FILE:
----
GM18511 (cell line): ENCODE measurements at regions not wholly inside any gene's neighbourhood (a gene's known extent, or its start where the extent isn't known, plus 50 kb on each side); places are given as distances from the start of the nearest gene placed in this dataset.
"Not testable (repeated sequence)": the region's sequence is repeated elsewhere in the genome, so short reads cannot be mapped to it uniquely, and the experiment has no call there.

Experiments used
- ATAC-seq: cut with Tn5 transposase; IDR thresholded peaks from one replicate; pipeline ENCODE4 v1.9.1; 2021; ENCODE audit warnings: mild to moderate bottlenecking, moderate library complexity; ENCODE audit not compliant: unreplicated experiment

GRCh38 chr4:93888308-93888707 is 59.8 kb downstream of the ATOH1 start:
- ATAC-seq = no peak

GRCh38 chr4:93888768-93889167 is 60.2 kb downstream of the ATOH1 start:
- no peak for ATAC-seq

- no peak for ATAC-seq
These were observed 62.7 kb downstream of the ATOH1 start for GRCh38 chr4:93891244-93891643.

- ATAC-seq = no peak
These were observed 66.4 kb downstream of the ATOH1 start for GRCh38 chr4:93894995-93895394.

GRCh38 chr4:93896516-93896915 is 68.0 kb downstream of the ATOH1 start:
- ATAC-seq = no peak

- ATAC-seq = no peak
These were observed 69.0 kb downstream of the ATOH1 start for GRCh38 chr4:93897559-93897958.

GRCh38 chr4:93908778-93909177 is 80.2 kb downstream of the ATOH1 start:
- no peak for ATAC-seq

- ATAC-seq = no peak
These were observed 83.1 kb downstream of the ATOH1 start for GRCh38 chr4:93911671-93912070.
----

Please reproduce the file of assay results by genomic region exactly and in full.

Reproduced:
GM18511 (cell line): ENCODE measurements at regions not wholly inside any gene's neighbourhood (a gene's known extent, or its start where the extent isn't known, plus 50 kb on each side); places are given as distances from the start of the nearest gene placed in this dataset.
"Not testable (repeated sequence)": the region's sequence is repeated elsewhere in the genome, so short reads cannot be mapped to it uniquely, and the experiment has no call there.

Experiments used
- ATAC-seq: cut with Tn5 transposase; IDR thresholded peaks from one replicate; pipeline ENCODE4 v1.9.1; 2021; ENCODE audit warnings: mild to moderate bottlenecking, moderate library complexity; ENCODE audit not compliant: unreplicated experiment

GRCh38 chr4:93888308-93888707 is 59.8 kb downstream of the ATOH1 start:
- ATAC-seq = no peak

GRCh38 chr4:93888768-93889167 is 60.2 kb downstream of the ATOH1 start:
- no peak for ATAC-seq

- no peak for ATAC-seq
These were observed 62.7 kb downstream of the ATOH1 start for GRCh38 chr4:93891244-93891643.

- ATAC-seq = no peak
These were observed 66.4 kb downstream of the ATOH1 start for GRCh38 chr4:93894995-93895394.

GRCh38 chr4:93896516-93896915 is 68.0 kb downstream of the ATOH1 start:
- ATAC-seq = no peak

- ATAC-seq = no peak
These were observed 69.0 kb downstream of the ATOH1 start for GRCh38 chr4:93897559-93897958.

GRCh38 chr4:93908778-93909177 is 80.2 kb downstream of the ATOH1 start:
- no peak for ATAC-seq

- ATAC-seq = no peak
These were observed 83.1 kb downstream of the ATOH1 start for GRCh38 chr4:93911671-93912070.